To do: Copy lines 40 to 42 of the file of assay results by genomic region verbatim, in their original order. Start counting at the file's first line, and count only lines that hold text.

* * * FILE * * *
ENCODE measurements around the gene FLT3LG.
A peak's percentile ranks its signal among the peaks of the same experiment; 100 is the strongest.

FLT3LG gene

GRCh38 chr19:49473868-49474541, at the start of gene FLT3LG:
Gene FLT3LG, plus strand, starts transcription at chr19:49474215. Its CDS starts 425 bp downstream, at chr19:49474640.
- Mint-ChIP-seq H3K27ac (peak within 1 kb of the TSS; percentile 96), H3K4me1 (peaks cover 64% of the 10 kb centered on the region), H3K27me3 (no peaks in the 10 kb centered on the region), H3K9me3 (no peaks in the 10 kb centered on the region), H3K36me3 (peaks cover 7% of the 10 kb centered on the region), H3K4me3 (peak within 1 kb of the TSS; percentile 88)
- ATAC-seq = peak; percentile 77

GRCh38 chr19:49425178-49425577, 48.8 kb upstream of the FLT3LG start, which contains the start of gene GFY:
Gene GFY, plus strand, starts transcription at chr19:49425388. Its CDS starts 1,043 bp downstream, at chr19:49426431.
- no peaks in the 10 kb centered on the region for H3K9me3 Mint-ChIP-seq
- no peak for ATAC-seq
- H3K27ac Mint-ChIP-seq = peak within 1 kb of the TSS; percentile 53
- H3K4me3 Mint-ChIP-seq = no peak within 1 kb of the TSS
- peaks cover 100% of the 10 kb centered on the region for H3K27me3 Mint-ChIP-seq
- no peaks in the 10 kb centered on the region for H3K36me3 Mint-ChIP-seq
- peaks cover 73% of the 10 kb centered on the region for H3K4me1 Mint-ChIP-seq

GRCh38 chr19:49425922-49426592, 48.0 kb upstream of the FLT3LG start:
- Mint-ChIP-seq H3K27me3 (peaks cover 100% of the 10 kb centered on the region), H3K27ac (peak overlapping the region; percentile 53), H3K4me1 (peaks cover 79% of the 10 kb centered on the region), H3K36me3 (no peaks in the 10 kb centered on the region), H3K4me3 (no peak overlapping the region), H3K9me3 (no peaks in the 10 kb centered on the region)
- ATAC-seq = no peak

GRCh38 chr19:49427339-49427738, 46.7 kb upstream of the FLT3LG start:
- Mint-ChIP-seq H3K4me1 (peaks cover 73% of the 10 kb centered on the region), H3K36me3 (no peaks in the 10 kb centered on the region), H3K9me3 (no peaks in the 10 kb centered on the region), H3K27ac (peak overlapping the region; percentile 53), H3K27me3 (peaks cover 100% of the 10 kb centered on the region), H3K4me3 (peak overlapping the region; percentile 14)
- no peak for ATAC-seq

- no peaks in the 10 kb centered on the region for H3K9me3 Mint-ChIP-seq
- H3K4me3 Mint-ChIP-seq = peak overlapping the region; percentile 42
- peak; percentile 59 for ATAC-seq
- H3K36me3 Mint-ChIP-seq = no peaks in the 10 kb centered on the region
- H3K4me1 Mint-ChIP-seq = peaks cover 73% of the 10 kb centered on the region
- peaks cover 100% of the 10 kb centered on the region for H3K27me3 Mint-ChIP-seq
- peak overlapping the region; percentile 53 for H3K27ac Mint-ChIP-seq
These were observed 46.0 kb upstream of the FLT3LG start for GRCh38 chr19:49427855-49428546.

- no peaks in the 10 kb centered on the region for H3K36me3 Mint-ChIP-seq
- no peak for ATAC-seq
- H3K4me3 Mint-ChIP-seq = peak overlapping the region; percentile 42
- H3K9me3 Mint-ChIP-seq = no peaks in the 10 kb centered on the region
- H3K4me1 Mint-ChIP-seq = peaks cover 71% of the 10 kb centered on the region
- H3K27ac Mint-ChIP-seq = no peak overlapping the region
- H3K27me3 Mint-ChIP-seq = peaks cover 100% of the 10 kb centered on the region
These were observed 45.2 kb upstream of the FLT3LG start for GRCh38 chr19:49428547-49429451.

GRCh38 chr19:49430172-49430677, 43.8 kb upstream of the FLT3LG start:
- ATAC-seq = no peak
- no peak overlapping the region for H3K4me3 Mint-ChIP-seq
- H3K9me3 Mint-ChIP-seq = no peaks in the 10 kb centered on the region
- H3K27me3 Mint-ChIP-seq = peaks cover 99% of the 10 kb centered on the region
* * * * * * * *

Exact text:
- ATAC-seq = no peak
- no peak overlapping the region for H3K4me3 Mint-ChIP-seq
- H3K9me3 Mint-ChIP-seq = no peaks in the 10 kb centered on the region